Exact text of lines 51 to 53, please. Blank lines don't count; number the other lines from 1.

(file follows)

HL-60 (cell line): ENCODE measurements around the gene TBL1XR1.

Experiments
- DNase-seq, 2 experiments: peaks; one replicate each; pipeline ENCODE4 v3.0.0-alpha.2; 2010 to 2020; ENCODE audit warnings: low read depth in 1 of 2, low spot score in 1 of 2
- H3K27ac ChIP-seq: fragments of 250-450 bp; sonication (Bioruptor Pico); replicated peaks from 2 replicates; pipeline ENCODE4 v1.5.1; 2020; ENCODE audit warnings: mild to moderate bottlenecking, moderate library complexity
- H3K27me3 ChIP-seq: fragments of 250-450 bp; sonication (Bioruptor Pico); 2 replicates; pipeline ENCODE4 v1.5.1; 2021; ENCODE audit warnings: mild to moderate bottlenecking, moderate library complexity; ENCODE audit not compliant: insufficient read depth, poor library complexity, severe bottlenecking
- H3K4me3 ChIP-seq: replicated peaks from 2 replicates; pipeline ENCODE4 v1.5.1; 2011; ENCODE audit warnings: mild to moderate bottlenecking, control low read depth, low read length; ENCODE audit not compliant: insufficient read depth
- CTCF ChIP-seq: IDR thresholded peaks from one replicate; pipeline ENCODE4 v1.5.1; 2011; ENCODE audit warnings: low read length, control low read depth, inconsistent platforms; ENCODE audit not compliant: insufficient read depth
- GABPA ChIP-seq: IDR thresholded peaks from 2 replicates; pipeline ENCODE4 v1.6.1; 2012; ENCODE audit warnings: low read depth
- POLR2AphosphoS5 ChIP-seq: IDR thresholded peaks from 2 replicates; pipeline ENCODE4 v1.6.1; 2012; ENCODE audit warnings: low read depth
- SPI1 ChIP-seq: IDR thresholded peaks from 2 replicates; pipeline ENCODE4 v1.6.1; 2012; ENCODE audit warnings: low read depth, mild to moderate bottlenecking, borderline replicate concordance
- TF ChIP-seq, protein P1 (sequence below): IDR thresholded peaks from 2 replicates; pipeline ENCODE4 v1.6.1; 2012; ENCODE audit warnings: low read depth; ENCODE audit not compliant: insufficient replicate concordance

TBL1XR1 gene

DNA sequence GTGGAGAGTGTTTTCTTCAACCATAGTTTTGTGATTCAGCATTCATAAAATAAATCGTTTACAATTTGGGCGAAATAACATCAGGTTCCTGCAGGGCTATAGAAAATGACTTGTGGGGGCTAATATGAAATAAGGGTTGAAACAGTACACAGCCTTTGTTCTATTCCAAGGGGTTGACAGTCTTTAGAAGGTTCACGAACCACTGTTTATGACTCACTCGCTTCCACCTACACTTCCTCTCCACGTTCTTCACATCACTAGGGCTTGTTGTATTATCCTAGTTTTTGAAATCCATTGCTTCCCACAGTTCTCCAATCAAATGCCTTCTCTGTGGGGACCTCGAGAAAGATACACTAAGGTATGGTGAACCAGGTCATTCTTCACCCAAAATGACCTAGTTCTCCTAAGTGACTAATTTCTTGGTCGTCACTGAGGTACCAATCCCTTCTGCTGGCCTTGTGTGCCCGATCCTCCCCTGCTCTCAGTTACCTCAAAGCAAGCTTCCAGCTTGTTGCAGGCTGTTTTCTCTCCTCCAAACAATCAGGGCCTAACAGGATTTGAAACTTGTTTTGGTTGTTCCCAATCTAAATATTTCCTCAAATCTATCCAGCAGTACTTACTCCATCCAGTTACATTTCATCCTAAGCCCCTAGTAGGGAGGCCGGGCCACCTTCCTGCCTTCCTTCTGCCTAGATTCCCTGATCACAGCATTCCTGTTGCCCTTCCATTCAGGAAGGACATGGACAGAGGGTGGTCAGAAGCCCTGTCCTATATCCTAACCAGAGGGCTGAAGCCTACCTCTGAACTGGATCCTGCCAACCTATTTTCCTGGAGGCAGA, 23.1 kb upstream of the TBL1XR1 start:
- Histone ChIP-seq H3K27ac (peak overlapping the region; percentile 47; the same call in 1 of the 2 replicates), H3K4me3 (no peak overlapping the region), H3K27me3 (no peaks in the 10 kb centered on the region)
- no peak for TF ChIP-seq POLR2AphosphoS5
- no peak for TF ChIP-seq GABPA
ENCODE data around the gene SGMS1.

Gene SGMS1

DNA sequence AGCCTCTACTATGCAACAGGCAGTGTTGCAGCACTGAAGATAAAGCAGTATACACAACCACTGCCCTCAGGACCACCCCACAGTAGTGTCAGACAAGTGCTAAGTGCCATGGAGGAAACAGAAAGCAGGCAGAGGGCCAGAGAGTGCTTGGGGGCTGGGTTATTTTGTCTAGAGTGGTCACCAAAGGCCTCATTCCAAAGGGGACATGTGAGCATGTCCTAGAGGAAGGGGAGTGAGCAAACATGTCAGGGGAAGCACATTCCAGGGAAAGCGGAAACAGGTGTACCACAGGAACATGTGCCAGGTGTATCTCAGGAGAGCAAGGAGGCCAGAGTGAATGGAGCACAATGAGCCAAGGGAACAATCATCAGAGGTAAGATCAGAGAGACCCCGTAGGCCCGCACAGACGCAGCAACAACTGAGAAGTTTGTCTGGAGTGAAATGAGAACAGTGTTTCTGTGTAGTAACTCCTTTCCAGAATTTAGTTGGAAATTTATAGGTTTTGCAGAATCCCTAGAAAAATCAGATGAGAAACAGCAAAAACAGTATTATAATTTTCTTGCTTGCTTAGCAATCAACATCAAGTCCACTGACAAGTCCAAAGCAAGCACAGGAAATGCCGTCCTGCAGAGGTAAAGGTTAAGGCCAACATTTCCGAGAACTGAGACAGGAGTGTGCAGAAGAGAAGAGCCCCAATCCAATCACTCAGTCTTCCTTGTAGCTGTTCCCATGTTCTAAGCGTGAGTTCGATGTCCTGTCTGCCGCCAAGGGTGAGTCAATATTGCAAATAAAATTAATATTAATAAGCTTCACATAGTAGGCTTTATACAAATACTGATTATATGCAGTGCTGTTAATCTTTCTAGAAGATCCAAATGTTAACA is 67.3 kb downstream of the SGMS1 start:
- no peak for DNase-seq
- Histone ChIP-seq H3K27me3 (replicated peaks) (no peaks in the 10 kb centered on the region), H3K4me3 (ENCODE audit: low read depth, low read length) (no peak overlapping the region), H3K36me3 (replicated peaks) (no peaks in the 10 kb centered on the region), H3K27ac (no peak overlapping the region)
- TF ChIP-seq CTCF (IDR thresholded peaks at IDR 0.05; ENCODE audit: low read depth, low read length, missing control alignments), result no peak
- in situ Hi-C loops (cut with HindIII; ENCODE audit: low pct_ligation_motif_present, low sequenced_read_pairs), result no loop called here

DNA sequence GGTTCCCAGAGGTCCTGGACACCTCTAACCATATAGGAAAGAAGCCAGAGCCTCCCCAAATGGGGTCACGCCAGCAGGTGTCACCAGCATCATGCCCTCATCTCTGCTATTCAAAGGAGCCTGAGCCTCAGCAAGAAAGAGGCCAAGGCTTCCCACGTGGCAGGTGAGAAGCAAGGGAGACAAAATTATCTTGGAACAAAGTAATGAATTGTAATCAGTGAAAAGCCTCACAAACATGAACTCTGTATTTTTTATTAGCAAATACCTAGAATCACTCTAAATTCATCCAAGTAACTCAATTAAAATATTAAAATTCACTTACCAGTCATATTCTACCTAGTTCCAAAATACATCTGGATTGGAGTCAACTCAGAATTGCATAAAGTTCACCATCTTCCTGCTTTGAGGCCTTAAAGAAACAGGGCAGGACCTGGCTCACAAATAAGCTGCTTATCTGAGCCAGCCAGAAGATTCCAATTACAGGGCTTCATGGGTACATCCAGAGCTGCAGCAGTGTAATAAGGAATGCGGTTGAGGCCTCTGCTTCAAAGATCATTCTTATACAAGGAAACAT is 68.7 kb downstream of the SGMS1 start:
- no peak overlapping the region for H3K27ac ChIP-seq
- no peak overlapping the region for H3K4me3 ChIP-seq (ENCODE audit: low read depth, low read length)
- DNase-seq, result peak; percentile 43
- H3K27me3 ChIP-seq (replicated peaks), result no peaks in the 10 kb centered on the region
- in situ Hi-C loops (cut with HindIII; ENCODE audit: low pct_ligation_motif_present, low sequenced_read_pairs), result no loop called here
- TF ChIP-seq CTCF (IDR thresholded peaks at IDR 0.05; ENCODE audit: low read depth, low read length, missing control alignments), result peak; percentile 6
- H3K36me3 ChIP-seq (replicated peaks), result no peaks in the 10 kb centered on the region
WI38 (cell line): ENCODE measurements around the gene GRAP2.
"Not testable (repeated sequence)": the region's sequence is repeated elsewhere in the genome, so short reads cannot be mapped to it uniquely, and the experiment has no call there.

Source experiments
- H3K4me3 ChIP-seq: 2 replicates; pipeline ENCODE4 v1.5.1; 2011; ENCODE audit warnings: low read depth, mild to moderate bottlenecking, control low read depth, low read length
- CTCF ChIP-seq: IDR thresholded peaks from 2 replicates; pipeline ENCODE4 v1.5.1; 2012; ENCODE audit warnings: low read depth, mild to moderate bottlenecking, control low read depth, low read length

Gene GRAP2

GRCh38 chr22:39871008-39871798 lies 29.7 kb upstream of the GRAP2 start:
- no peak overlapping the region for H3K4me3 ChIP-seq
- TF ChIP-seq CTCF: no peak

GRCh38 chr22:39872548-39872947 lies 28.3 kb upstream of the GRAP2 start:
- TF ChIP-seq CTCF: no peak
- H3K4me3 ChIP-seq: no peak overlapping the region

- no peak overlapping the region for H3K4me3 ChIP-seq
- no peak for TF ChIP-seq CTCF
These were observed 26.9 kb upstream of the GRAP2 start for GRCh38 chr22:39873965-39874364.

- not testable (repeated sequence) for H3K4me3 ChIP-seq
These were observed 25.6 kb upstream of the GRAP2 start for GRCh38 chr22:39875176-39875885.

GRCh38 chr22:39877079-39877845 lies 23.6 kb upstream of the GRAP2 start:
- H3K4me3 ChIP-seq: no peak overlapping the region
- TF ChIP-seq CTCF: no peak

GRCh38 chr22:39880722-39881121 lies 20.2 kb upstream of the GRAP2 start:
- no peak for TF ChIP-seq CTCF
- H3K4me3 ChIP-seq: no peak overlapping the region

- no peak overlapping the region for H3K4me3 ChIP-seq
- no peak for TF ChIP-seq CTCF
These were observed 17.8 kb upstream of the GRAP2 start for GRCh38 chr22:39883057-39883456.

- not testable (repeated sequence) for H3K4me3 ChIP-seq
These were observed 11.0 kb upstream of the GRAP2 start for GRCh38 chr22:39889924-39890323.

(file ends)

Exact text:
- TF ChIP-seq CTCF: no peak

GRCh38 chr22:39880722-39881121 lies 20.2 kb upstream of the GRAP2 start:
- no peak for TF ChIP-seq CTCF